Charlotte Leslie is a member of the Health Select Committee and MP for Bristol North West.
Last week, I did something that the followers of the “Book of Blair” (that manual for “how to be a politician” which serves as a bible for far too many in positions of authority) would have blanched at. I did a “Why did you lose?” radio interview the morning after the Rochester and Strood by-election. My opponent down the phone was a very jovial, blunt-talking UKIP candidate .
I hadn’t debated anyone from UKIP before in public, and wanted to see what it would be like. I was also not too fussed about the Rochester and Strood by-election result. We did very much better than I thought we might do, and I was rather heartened by how much the UKIP vote seemed to have taken from Labour. Besides, it made all the sense in the world that people might want to take the opportunity to protest against the Establishment without risking their protest propelling Ed Milliband into Number Ten.
We are in an age of protest against the Establishment – and often with good reason. Ever more transparency, and the liberation of information through the internet, has revealed that what we would have liked to have thought of as bastions of integrity and authority have been severely found wanting.
And it is also the case that, for better or worse, politics really hasn’t kept pace with the changing times – the deference that the political establishment often implicitly assumes is its right is now an anachronism. We have an electorate that feels sufficiently empowered to wish to know what bang they get for their voting buck. They want to see how politics is serving them. The political Establishment has not demonstrated this sufficiently – otherwise UKIP would not exist.
In many ways, Blair prepared the stage for the public’s disenchantment with politics and politicians. He was the politician who instigated and rode the emerging culture that I have written about before; the shift to “Sentio ergo sum” – “I feel therefore I am”. He wooed the public with pseudo-stutters that made him sound as though he had no script and was “a genuine kinda bloke”. He developed a weird way of not pronouncing his ‘t’s to show he was “a regular kinda guy’. (This is a trait that many a Labour politician still mimics, especially poor Ed Milliband.) But just as the nice girl in the plot of the play sees through the charms of the cad – who was a bad lot all along – the public eventually saw through Blair’s false charm, and now, as with most relationships in which you realise you’ve been had, can’t stand him…and feel a bit sick with the whole thing.
This is why I have always felt uncomfortable when any Conservative politician has made a virtue of being anything like Blair. Blair was a con-artist politician; a disastrous statesman. He blew smoke-screens of blue centre-right policies while, in the background, Gordon Brown steamrollered on with deeply old Labour policies: unrestrained public spending, the determined expansion of the public sector – the legacies if which we are still tackling.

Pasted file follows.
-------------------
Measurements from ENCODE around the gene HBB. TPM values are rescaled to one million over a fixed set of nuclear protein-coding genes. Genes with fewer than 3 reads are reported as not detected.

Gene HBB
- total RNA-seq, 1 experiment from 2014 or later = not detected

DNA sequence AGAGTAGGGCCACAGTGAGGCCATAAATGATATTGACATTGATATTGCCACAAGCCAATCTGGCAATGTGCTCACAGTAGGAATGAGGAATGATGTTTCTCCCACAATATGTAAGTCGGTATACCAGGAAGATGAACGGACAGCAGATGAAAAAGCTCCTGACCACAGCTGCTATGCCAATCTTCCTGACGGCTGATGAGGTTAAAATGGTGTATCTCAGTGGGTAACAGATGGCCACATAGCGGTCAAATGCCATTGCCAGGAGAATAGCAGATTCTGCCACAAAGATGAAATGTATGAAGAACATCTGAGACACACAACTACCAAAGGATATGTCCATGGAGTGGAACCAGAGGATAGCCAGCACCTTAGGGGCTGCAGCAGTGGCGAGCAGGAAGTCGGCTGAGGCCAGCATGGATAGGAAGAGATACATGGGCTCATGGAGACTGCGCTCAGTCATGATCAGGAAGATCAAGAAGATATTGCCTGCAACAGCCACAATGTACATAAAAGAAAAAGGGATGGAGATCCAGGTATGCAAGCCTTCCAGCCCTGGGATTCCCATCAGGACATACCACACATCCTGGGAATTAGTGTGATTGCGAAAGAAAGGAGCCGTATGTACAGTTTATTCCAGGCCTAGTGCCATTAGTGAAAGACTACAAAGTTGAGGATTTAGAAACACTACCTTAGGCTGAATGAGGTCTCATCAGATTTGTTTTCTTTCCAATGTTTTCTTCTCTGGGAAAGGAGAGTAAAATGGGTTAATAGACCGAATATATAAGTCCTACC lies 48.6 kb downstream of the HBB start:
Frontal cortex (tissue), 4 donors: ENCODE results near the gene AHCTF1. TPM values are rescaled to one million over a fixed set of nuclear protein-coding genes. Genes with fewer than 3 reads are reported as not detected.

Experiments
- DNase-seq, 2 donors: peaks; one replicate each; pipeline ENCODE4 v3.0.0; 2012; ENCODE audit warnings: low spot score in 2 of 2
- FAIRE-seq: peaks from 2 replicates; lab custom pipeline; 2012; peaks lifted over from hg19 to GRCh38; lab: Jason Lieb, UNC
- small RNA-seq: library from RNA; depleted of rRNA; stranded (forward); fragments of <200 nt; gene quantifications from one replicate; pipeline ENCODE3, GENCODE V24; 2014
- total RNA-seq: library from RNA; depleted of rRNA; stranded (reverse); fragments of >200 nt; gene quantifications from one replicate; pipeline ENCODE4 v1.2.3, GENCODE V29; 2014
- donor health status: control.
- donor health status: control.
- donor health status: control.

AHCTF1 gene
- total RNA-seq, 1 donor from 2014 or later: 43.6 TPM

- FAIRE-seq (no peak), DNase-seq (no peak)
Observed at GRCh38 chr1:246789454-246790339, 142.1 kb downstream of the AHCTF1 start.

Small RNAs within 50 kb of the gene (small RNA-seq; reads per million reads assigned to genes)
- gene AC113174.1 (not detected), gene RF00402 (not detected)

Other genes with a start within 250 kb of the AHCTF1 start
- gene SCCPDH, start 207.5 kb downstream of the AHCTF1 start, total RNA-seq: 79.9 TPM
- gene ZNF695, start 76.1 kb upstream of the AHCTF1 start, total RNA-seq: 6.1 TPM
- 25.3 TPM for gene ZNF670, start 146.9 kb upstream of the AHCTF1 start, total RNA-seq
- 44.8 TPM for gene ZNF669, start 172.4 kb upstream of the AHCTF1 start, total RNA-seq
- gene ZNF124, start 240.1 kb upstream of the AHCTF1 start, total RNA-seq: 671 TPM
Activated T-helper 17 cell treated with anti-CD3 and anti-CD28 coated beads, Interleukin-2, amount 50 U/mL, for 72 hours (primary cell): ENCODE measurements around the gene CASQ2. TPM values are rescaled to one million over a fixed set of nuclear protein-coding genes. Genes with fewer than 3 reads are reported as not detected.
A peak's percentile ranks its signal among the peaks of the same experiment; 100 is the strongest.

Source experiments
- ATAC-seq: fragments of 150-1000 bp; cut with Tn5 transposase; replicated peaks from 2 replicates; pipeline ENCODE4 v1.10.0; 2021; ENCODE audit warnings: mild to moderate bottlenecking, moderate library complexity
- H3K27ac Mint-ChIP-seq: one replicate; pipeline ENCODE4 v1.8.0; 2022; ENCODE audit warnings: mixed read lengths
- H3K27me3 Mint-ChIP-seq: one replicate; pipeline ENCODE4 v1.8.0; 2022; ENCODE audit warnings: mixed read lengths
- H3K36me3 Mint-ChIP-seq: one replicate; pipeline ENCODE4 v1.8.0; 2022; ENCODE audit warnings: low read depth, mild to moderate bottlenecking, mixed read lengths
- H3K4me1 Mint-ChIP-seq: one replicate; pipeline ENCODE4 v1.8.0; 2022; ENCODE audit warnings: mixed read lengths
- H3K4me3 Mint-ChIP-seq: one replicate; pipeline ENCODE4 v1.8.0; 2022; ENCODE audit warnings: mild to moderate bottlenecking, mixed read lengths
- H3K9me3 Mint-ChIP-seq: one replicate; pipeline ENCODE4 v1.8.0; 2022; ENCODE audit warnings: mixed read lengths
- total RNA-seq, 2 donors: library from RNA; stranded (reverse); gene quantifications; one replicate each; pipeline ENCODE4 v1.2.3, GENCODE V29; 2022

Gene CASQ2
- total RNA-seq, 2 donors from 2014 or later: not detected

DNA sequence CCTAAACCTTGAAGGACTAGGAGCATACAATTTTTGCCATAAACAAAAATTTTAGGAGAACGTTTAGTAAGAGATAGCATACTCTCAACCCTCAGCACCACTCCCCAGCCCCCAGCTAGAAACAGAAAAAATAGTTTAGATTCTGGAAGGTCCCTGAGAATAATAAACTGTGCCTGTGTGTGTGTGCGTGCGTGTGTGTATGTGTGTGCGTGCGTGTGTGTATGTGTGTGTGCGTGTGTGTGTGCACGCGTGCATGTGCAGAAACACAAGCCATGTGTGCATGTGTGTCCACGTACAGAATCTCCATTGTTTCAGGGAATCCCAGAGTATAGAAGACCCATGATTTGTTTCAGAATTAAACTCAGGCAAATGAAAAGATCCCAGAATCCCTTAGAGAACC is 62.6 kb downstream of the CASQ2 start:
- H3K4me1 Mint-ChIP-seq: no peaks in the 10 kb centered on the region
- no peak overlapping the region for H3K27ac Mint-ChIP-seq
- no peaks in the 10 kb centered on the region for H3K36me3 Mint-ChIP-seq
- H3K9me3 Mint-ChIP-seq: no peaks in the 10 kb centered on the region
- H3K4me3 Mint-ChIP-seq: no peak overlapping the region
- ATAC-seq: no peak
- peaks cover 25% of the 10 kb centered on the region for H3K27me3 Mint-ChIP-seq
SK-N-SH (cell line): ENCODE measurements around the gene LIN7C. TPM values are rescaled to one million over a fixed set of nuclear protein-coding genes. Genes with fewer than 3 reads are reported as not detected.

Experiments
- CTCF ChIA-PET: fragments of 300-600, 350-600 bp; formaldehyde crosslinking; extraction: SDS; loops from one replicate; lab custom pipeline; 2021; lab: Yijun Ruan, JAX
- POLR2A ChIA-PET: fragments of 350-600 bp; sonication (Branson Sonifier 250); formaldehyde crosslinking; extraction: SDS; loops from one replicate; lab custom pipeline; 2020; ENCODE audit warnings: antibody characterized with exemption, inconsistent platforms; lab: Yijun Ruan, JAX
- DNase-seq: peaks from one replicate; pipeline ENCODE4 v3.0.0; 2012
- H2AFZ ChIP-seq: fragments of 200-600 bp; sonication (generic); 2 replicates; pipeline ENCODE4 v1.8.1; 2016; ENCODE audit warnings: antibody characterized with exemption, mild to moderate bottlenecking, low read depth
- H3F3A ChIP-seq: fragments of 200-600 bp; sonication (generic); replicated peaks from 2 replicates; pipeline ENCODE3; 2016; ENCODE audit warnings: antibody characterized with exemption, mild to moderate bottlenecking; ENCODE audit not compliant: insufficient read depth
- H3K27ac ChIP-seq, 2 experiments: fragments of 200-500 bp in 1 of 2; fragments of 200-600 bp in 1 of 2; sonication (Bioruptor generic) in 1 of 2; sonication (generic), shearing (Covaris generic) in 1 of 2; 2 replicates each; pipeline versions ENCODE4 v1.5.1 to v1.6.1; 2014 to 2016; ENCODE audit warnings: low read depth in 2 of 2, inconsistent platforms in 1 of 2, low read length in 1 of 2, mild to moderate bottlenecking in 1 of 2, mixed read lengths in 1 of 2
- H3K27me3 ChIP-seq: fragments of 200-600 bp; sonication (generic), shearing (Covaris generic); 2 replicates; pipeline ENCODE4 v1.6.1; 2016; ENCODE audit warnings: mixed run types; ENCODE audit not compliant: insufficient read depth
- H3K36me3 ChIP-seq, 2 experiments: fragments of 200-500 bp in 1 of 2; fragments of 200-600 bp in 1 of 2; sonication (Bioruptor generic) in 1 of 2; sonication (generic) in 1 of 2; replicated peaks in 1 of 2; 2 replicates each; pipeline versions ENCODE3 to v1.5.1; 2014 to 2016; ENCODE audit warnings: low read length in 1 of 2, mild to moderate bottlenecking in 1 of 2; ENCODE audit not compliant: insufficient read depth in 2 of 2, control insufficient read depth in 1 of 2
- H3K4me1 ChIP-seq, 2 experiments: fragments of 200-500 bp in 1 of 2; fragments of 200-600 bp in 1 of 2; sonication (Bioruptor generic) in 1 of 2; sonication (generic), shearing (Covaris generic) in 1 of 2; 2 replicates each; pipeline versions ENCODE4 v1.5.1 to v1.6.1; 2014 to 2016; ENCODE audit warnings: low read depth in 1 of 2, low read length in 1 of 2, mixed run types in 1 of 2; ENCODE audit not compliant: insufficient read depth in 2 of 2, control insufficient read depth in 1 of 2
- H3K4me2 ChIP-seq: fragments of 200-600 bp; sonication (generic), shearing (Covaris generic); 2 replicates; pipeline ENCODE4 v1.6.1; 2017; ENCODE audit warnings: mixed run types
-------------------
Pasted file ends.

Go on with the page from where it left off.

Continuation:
That some of our politicians are still taken in by this magician’s act, and seem to think that this is what politics is about, is deeply depressing. Moreover, it is against that idea of politics as a smooth spin game that many people want to protest, which is why they flock to the rough-and-ready, apparently unmanufactured, apparent authenticity of UKIP.
But here is the great irony. While the high echelons of the political class are still anxiously studying the “Book of Blair” and trying to replicate his flirting techniques (to which the public long ago became wise, and which now simply engender nausea and anger), the true Heir to Blair has emerged in the form of the public’s latest darling – yes, Nigel Farage and UKIP.
The chat-up lines may be different, because the times are different, but basics are the same. Mark Reckless’s victory speech – with its repeated pattern of ‘if you believe… if you believe… ‘etc. etc – reminded me exactly of vacuous stuff that Blair gave us – which that sounded good, but “signified nothing”. He played to our hormones, our emotions. Peel back the image, and underneath lay a reality that was very different.
And so with UKIP. They are touching the same sensitive spot that makes the public go gooey as Blair touched, in the same way, but with different lines; Their chat-up line is: “we are mavericks”. It plays to what a disenfranchised public wants to hear, but it is only a chat-up line.
If you ask anyone from UKIP how exactly any of their ideas are going to work, or why their policies keep changing, they either fire back seductive sound-bites of anti-establishment anger – or change the subject. We all know someone who has made a bad choice of partner, gone for a charmer who screws them over and leaves them broken. We have all heard them swear they’ll never make that mistake again – and then seen them stuck in a cycle of believing similar charmers, and watched helplessly as they do so again and again.
The last thing this country needs is an heir to Blair, such as Farage. What we really need is a party that has looked to the horizon, spotted the problems, and has a plan to deal with them – a plan with details, not sound-bites. A by-election is one thing – the public can afford to go on a date with another sound-bite charmer-party, but if the public get into bed with them in May, the hangover the next morning will be indescribable.